- Moody’s Investors Service warned the malicious state-sponsored cyber activity disclosed last week against U.S. critical infrastructure providers is credit negative for the affected sectors which include communications, utilities, energy and transportation sectors.
- The malicious activity exposes the critical infrastructure providers to unauthorized use and could lead to reduced revenue and financial liquidity during an attack. Long term, the providers could face reputational harm, increased regulatory oversight and exposure to litigation, the credit ratings agency said.
- The Five Eyes issued a joint advisory with U.S. authorities after Microsoft researchers disclosed the attacks last week. No additional activity has been confirmed since the initial advisory was released, according to officials familiar with the advisory.
The threat actors have been using living-off-the-land techniques during the operation, using stealth-like activities designed to avoid detection over long periods of time.
The state-linked threat actor connected to China, identified as Volt Typhoon, has been abusing Fortinet FortiGuard devices to leverage compromised small and home office devices to potentially disrupt communications with Asia, amid rising geopolitical tensions with China.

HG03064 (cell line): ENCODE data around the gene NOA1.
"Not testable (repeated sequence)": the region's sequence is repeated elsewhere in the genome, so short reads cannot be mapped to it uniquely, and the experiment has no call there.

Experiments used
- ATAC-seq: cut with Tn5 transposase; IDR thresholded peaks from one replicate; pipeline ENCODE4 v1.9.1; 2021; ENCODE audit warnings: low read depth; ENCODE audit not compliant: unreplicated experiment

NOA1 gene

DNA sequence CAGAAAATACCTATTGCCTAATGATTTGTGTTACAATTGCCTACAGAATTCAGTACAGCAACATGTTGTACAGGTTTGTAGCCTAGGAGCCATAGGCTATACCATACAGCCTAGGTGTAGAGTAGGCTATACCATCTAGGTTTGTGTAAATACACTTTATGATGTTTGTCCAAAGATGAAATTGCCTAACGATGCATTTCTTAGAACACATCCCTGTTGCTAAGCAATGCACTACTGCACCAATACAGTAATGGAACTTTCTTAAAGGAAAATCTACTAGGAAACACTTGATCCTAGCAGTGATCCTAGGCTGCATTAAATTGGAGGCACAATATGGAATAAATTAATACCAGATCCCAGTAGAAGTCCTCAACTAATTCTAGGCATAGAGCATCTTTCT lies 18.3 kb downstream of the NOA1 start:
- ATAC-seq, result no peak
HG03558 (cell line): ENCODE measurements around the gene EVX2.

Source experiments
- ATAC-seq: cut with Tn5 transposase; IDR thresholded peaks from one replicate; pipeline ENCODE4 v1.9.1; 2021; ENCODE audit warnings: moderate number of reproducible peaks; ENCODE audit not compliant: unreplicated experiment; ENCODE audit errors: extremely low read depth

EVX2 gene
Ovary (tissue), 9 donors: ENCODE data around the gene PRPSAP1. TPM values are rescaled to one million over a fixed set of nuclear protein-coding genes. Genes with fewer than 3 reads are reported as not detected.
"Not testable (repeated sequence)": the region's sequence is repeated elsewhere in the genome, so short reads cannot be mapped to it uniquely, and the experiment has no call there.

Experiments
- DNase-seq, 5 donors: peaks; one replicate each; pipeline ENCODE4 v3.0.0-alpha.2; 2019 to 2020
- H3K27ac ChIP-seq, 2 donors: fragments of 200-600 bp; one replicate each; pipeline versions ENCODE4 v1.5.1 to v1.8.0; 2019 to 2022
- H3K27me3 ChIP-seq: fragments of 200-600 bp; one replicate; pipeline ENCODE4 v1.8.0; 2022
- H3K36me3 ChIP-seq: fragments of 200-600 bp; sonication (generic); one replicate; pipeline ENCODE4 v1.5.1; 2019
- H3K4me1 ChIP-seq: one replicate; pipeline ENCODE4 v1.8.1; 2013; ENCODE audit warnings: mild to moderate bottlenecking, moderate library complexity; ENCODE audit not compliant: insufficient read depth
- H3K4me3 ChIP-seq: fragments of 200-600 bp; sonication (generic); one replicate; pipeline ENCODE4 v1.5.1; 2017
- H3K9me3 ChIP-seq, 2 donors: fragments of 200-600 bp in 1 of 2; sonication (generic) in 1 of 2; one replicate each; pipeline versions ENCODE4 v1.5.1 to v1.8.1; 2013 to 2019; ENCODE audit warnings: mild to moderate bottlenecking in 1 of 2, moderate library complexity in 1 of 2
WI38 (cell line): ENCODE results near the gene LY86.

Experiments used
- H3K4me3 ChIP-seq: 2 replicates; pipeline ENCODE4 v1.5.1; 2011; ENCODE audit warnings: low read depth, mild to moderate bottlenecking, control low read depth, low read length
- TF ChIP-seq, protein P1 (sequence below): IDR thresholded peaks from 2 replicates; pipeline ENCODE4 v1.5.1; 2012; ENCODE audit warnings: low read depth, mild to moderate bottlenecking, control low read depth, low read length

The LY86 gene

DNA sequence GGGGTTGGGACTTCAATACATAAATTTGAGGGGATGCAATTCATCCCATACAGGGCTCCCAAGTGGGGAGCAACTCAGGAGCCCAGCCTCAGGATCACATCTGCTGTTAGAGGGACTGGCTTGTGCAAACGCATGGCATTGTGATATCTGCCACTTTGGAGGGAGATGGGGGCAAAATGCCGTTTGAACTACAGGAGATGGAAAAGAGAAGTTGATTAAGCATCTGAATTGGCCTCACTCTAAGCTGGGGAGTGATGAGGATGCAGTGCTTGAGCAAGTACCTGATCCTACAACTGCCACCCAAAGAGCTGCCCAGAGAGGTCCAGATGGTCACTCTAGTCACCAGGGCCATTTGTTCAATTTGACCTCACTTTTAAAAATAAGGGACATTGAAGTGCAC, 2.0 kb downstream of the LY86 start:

“The threat of cyber and physical attacks targeting physical infrastructure is not new and ensuring a secure and reliable bulk power system is the top priority,” the North American Electric Reliability Corporation and Electricity Information Sharing and Analysis Center said in a statement.
While there has been no specific or imminent threat to the bulk power system, the group said an all-points bulletin has been issued about Volt Typhoon.
Critical infrastructure providers are considered particularly vulnerable because if a sophisticated actor remains undetected in their networks over long periods of time, the risk could pose a more direct threat by disrupting access to necessary services.
“By using native tools that are less likely to generate alerts in well-monitored networks, the Chinese actors are becoming more stealthy and this may portend a coming event,” Mike Hamilton, founder and CISO at Critical Insight, said via email last week.
Moody’s noted in September that certain regulated utilities, including gas and electric utilities, water and not-for-profit hospitals were facing very high risk due to malicious cyber activity.
Microsoft officials declined to comment.